To start, whenever discussing indoor grow mediums, I think it is important to differentiate between “soil” and “soilless” mediums. When we, as growers, talk about using soil indoors, we are actually talking about what is commonly known as “soilless” mediums.
Actual mineral soil or topsoil is rarely, if ever, used indoors anymore (excluding greenhouse grows). This is simply because there are now better options that can do the same thing as mineral soil. These “soilless” mixtures are peat- or sphagnum-based. When one considers that real earth soil is generally not sold as a sterilized medium and may contain pests, molds or possible diseases/viruses embedded in it, the risk of bringing that into an indoor garden is not worth it—especially when these moss-based mediums look, feel and act very similar to actual soil.
That being said, let’s take a quick look at a few of the most popular mediums for indoor gardens:
There are three types of peat used in agriculture: peat moss, reed sedge and peat humus. Peat moss is the most widely used and is derived from sphagnum and other mosses, varying in color from tan to dark brown. Peat has a high moisture-retaining capacity, being able to hold 15 times its dry weight in H2O, and contains small amounts of nitrogen. However, it has high acidity with a pH range of 3.2 to 4.5. Peat is almost always used in soilless mixtures, rather than as a stand-alone medium, with sphagnum, perlite, wood chips and coco being its primary partners.
Very similar to peat moss, sphagnum is a moss composed of dehydrated acid-bog plants. Being perhaps the most desired moss for agricultural use, it is expensive to produce and as such, it is often used in soilless mixtures alongside peat moss. Sphagnum has very high water-absorbing properties and can absorb 10 to 20 times its dry weight in moisture. Sphagnum moss has a pH between 3.5 and 4.0. Much like peat, sphagnum offers excellent buffering qualities for the root structure, helping to prevent nutrient burn and making it very forgiving for beginner growers.
Chemically speaking, vermiculite is hydrated magnesium-aluminum-iron silicate. It expands quite a bit when heated, and once expanded, it is extremely lightweight. It is insoluble in water, inert and can absorb huge amounts of water, which is why it is often a key ingredient in soilless mixes. Furthermore, its high cation exchange capacity makes it very good for buffering and use with heavy nutrient programs.
A gray-white mineral mined from volcanic lava flows, perlite is also heated and expanded into small, sponge-like kernels that are extremely lightweight with decent water-retention properties of three to four times its dry weight. Its best feature is that it is very neutral with a pH of 6.0 to 8.0. Unlike vermiculite, perlite has no cation exchange capacity and therefore is poor in buffering. This is why perlite is often used as a spread on top of soilless mediums to help keep moisture locked in below.
Hardened Expanded Clay (HEC)
Similar to vermiculite and perlite, clay can be heated and expanded. However, with clay, the medium becomes much harder after heating. Still, the clay aggregate is porous enough to give it some decent water-holding ability, though not enough for systems using a single daily watering. Rather, this medium is better suited for continuous-flow or multiple-watering hydroponic systems. Inert and sterile with neutral pH, HEC offers little to no buffering properties, but it is highly stable and capable of holding seedling or clone plugs in active hydro systems. HEC can also be used as a bottom layer for drainage in plant containers or as a mixed-in additive for soilless mixtures.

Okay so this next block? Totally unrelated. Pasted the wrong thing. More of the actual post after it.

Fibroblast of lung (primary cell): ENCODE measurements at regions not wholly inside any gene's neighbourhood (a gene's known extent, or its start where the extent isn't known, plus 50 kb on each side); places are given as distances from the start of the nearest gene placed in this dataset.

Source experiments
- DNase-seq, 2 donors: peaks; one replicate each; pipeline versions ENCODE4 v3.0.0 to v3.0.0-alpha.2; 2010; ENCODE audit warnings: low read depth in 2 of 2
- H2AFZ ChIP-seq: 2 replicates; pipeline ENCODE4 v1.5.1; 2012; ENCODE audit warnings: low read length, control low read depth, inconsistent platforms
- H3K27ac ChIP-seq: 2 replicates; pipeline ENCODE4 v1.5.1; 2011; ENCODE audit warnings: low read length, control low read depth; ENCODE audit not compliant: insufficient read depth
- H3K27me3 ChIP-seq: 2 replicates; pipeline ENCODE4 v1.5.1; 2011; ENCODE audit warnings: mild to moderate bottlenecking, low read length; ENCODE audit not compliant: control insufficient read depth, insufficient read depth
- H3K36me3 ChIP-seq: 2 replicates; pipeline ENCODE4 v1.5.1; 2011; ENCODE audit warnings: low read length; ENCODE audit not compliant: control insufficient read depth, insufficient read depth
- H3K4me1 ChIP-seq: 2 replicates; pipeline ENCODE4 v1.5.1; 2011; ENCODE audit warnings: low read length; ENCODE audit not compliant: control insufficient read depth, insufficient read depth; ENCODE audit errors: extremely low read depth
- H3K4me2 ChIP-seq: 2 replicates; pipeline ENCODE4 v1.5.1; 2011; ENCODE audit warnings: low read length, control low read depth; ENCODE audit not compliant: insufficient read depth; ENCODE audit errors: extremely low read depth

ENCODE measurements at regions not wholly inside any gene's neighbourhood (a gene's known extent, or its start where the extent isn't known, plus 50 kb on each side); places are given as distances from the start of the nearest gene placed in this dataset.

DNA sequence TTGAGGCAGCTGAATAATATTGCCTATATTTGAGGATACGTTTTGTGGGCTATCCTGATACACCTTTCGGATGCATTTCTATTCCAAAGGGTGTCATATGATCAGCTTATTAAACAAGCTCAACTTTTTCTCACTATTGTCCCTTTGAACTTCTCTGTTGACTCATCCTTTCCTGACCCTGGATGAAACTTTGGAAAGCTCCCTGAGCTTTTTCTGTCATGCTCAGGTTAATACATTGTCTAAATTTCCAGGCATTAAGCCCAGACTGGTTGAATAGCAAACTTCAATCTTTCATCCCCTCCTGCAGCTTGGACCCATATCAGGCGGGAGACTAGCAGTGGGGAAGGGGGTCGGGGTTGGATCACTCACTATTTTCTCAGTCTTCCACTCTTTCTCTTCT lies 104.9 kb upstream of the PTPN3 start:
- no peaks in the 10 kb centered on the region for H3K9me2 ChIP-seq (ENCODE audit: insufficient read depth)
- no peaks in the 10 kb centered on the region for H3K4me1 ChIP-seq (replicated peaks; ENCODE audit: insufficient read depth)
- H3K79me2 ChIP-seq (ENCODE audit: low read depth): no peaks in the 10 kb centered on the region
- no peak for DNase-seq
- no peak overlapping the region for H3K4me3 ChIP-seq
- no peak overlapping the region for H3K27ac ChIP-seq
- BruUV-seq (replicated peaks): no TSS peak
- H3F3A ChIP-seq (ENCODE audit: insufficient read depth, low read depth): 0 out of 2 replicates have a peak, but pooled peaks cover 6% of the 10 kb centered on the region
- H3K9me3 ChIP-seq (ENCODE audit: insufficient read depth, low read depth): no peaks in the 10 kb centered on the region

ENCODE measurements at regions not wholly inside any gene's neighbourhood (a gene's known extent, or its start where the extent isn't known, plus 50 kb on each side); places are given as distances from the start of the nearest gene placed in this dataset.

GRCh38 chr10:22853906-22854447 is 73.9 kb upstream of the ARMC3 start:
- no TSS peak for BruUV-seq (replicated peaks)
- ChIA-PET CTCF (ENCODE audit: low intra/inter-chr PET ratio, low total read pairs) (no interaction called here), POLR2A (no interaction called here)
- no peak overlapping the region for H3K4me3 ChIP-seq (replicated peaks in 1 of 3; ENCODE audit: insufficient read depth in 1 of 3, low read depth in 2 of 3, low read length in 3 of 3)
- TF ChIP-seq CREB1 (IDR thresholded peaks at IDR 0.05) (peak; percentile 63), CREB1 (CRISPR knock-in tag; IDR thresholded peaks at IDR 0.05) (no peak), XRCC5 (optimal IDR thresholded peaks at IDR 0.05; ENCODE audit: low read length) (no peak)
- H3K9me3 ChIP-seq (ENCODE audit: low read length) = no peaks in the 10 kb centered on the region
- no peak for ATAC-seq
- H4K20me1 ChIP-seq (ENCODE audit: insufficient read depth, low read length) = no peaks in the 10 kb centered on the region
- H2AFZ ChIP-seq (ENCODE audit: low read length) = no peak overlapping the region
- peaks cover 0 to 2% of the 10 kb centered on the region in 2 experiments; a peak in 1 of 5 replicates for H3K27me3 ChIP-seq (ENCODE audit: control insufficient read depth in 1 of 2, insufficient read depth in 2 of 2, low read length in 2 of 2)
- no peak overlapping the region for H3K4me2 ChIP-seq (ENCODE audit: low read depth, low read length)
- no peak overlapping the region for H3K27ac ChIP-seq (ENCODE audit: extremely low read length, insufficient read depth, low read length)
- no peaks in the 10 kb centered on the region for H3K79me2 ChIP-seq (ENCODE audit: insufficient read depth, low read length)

Most commonly known as Rockwool (a brand name), mineral wool is an extremely popular medium for rooting and growing plants, especially in heavy hydroponic systems. Spun from fibers created by melting various rock types, the “wool” is then pressed into various plugs, squares and slabs for growing plants. Mineral wool will hold a considerable amount of water while also allowing for good air permeation. Mineral wool is sterile and inert with a neutral pH, however, it has poor buffering and is generally regarded as a medium for advanced growers.
Often referred to simply as “coco,” coconut fiber can come in a variety of forms including shredded fibers, small cubes or a finer, more granular medium. Coco is often mixed into soilless mixtures with peat and vermiculite, but it can also be used as a stand-alone medium for potted plants. Derived from coconut husks, coco is sterile and has good water-retention and buffering properties.
Obviously, choosing one of the above mediums hinges a lot on the type of grow system being used in the garden. In terms of the question posed, I would concur that for a first-time grower, using a soilless mix (such as Sunshine #4 or Pro-Mix) and utilizing a daily hand-watering regiment is the best option.
For those with previous experience looking to use a hydroponic system, soilless mixtures are still good for top-feed or drip-irrigation systems. Once you move into the more advanced hydro setups, such as flood-and-drain tables, deep-water culture (DWC) or nutrient film technique (NFT), mineral wool and HEC become better choices.
Remember, whichever way you go, be sure your root zone is easily permeated by air so that roots can get the oxygen they love so much. And when it comes to buffering and choosing your nutrient program remember—less is more, as you can always up your dosages, but correcting a nutrient overload is much more difficult.
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